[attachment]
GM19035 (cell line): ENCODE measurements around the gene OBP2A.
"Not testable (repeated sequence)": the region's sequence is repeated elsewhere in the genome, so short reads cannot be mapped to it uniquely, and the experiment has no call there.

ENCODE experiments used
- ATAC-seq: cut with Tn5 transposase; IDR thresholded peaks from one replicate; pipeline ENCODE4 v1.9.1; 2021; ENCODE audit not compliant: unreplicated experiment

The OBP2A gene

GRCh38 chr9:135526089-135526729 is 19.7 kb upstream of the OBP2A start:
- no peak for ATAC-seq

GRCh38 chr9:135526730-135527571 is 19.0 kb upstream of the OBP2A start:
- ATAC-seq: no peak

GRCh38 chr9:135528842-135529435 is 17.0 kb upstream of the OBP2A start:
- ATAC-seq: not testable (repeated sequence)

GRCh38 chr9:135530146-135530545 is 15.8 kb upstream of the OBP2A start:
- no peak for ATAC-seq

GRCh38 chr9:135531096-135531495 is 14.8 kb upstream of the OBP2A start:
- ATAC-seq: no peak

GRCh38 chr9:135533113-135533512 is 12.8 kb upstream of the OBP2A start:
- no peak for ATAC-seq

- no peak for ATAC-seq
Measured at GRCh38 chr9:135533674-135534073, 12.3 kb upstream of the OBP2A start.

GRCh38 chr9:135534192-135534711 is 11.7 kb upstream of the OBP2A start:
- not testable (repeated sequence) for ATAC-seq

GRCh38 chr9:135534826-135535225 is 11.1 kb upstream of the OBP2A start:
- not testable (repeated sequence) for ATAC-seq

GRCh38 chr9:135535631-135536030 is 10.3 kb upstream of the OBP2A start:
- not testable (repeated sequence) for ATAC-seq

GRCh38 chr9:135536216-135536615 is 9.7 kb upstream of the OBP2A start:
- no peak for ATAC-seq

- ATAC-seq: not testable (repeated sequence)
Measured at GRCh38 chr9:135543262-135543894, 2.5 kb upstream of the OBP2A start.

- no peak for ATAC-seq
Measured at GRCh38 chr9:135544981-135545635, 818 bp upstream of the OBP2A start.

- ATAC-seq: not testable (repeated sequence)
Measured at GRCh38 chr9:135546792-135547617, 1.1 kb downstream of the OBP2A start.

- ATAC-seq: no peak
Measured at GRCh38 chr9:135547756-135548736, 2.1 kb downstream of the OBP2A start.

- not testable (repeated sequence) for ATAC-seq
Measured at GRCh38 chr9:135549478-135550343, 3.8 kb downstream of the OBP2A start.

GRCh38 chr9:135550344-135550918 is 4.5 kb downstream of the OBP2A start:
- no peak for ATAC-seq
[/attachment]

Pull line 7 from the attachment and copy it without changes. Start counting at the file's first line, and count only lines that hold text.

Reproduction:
- no peak for ATAC-seq